Tools you will need:
- Silicone Grease
- Vacumatic wrench/block
- A brass tube
- Water soluble lubricant
- A small, sharp knife or scissors
- A small drill or Dremel tool
- Cloth or paper towel
Tools you may need:
- Section pliers
- A heat source
- Masking tape
- A fine marker
- Grease pencil
- Bamboo skewer
- Small syringe
[warning]First thing: Without the right tools for this, the destruction of the filler is virtually guaranteed. Luck or miracles (whether of faith or thermodynamics) might see one through safely without the correct tools, neither of which is ever to be counted upon. Don’t have the right tools? Don’t try it! I’m going to mention it again at the right place, but this is the basic principle of the thing. A lot of the other repairs I’ve got outlined here can be managed with tools lying around the house, when tools are needed at all, but this is a case where a specialized tool is absolutely necessary. I hope I’m clear about this.[/warning]
Vacumatic fillers are found in Vacumatics, some Duofolds, and in the earlier “51”s. This latter group, having rather different anatomy than the other pens, has some diversions from the usual routine of repair for this style of filler. I’ve got the exceptions listed at the bottom, and links to the exceptions at the appropriate places.
The first thing to do is to unscrew the section. This will frequently call for warming the barrel to release some sealant holding the section in place. Be careful in this, as the bodies of most pens with this style of filler are made of incendiary celluloid. If it’s too warm for your fingers, it’s too warm for the pen, and most pens with this filler announce they’re too hot by bursting into flame. “51” Exception #1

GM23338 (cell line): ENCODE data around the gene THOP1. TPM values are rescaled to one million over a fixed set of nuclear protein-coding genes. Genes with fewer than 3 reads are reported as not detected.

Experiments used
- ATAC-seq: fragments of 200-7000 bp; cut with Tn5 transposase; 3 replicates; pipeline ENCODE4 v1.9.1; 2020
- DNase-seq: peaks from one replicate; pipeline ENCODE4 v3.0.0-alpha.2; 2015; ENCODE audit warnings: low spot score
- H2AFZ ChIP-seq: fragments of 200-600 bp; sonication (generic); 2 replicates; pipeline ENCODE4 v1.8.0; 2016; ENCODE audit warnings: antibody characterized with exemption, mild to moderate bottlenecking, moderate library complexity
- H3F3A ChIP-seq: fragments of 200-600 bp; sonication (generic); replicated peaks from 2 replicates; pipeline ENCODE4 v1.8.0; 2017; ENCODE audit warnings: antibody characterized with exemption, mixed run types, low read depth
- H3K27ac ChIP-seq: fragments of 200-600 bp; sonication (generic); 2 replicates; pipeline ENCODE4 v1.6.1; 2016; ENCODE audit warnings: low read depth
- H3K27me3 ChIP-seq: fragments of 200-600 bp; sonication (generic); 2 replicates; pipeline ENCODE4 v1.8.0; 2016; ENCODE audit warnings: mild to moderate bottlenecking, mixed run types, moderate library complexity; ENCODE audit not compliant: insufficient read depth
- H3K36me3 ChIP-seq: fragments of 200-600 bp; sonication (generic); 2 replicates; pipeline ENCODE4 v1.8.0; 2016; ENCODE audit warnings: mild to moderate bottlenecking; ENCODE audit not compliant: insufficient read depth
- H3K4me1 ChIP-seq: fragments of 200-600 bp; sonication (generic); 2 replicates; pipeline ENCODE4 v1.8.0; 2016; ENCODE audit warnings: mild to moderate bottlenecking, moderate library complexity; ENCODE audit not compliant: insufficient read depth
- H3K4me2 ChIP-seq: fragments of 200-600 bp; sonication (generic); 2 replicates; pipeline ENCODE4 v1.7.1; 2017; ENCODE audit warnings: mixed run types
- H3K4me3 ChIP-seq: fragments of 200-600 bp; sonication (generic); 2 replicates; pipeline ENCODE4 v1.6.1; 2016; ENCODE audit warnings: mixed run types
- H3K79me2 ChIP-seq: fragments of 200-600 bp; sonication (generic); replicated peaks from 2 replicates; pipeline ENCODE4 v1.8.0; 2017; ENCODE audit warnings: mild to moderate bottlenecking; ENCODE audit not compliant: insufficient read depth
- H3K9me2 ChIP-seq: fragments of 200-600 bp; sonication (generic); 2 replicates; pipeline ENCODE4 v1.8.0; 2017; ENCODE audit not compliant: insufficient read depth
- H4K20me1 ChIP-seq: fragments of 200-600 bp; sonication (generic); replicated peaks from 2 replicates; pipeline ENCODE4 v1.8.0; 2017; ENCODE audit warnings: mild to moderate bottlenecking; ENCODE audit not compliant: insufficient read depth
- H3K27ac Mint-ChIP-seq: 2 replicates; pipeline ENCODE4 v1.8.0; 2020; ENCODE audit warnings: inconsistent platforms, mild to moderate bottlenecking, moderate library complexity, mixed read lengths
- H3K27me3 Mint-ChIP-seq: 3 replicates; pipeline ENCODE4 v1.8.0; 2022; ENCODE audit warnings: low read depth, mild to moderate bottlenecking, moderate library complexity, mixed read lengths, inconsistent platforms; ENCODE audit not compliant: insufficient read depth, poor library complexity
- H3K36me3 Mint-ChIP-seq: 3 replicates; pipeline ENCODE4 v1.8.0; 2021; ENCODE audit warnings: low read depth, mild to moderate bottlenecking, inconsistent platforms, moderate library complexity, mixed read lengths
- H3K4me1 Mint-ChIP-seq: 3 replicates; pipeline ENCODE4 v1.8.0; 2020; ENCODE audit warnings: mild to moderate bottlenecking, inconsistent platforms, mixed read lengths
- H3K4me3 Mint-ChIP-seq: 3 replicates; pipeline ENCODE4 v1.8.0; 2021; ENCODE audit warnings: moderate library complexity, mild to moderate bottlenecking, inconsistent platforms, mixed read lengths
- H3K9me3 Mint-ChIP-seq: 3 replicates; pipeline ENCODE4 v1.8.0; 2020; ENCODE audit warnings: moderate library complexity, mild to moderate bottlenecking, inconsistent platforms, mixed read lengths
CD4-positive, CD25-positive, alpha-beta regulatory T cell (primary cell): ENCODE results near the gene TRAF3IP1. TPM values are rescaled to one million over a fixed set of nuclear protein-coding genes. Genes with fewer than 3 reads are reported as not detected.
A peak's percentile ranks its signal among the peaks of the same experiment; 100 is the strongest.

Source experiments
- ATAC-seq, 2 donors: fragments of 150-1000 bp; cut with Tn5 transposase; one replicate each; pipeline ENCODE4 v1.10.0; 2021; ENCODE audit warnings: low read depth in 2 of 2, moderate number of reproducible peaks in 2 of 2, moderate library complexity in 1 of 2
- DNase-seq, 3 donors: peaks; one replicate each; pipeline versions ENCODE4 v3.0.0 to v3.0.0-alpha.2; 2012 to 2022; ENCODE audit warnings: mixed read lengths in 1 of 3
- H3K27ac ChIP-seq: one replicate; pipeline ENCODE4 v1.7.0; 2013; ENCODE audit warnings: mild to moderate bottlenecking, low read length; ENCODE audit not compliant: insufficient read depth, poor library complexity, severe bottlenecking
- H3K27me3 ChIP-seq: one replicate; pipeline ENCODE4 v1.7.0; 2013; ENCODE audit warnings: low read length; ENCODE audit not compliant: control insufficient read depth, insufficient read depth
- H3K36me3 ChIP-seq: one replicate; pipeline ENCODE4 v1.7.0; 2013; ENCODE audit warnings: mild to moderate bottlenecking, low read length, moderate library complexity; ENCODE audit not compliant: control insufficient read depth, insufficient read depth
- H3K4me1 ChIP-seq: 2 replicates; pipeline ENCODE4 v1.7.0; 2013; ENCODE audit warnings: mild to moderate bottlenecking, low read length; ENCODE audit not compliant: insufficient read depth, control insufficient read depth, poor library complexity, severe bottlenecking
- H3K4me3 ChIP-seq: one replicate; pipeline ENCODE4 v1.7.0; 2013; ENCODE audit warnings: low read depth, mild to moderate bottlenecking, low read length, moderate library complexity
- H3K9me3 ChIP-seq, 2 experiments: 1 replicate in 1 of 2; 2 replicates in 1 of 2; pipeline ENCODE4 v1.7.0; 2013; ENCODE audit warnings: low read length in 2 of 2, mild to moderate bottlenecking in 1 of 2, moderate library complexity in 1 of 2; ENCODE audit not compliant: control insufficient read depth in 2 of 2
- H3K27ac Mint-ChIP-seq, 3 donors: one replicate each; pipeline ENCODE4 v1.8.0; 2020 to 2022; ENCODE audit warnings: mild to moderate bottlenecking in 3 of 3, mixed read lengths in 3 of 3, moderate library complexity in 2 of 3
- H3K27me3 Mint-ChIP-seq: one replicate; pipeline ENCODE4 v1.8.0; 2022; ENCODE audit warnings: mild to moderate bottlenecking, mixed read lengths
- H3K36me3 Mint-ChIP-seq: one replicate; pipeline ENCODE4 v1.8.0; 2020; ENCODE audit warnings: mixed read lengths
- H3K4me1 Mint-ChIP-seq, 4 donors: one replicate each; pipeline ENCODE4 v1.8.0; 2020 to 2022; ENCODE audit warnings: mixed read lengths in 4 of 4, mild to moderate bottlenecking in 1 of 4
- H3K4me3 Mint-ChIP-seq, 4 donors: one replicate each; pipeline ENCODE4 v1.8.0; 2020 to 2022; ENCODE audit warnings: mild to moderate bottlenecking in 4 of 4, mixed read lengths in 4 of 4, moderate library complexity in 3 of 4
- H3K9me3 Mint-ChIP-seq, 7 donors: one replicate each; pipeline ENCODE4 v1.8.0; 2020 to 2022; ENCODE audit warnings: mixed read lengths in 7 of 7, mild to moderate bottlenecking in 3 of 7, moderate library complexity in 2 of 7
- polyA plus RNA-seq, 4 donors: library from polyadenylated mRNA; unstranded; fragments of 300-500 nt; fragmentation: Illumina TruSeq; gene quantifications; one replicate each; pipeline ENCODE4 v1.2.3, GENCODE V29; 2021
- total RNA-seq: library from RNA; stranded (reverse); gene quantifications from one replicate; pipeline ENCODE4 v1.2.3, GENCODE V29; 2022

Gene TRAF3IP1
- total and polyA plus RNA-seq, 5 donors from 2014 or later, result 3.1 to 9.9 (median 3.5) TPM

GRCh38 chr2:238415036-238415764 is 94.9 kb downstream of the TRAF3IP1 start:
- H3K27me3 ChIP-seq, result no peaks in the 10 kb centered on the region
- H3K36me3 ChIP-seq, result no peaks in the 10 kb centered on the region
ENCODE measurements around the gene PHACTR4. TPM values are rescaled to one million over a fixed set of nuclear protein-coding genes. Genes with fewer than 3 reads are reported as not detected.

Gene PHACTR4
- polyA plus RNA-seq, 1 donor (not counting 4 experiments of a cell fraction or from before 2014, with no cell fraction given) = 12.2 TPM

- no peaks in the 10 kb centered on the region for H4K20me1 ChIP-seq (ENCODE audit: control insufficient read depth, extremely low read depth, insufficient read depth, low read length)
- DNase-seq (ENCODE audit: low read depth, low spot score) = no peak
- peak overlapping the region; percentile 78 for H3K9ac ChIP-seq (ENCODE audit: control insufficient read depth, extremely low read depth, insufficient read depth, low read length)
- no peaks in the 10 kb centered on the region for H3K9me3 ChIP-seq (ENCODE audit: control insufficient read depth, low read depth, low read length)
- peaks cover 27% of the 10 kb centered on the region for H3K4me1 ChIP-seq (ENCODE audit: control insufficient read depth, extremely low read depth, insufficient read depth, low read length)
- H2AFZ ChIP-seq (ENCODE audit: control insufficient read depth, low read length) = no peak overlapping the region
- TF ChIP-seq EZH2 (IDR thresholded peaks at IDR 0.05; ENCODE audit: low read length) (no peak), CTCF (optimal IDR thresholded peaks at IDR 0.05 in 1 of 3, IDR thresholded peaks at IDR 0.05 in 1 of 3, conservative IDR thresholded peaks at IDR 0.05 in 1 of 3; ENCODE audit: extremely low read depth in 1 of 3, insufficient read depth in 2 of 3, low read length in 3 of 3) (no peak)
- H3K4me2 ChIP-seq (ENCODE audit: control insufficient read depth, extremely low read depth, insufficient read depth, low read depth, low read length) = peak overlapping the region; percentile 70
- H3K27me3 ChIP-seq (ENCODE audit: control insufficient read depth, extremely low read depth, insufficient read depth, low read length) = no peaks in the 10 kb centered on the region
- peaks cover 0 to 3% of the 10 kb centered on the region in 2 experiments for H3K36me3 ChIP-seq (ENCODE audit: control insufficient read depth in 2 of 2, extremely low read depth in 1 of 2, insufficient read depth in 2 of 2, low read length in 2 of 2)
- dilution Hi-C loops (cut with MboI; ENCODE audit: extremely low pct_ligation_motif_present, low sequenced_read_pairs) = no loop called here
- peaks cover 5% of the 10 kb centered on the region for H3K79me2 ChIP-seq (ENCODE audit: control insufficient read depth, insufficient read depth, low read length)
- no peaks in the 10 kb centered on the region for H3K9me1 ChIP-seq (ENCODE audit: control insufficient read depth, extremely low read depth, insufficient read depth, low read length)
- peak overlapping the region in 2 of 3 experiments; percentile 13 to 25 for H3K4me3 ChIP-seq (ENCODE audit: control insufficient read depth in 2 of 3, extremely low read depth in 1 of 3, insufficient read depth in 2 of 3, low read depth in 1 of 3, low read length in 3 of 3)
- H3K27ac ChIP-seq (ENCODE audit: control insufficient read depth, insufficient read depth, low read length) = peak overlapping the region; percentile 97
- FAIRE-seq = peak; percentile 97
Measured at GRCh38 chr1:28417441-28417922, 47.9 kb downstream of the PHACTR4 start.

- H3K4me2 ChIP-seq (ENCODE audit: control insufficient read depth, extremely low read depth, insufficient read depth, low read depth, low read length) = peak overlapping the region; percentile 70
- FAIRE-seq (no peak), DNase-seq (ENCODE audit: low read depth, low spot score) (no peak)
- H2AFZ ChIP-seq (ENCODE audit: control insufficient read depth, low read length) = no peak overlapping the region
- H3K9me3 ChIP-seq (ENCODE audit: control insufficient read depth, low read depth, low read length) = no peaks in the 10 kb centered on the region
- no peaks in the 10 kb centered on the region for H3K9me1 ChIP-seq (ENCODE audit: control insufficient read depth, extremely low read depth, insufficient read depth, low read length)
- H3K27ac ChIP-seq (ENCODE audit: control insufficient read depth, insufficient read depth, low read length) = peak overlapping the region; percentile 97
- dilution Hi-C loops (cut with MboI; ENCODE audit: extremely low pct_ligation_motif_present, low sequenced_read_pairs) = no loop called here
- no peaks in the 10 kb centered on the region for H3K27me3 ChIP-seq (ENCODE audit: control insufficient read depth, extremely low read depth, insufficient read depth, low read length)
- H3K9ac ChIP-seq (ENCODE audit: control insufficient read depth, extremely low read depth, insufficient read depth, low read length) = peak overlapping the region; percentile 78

Now we meet the absolutely indispensable tool: the Vacumatic Wrench. There’s a couple of sizes of them, because the fillers come in two different sizes (the pens come in several). This screws onto the filler, and then clamps onto it so the interior portion can be turned out of the barrel. There is another tool, the Vacumatic Block, which fits both sizes of filler, and which clamps on not by the pressure of the user’s hand but by tightening of a small screw. Both work, and both have dangers. The block can be easily over-tightened, deforming the filler. The wrench (the more traditional tool), can also be over-tightened, because if you’re very intent on getting the thing loose from the barrel you might clench too firmly. [notice]Deforming the filler is pretty much guaranteed without one or the other of these tools (unless it’s one of the units with a plastic thread, which will just shatter), so if entertaining thoughts of just giving it a try without one, stop now and go lie down for a while. If I’ve convinced you of the necessity, have a look at some of these links; several sell either block or wrench[/notice]
Before using that tool, take a moment to establish some registration marks to help get the filler turned back to the same place it currently lies. This is useful because the barrel and blind cap were smoothed together on a lathe, and they may not be uniformly round but they match each other in their current alignment. If the filler isn’t returned to its current place, this alignment changes and a slight disjunction occurs; it’s not a big thing, but it really bothers some people. Make a dot on the threaded collar of the filler, on the flat upper face, with a grease pencil, and use masking tape and a marker to make a corresponding mark on the barrel. I am not a general advocate for applying tape to pens, but this should be in place for a few hours at most.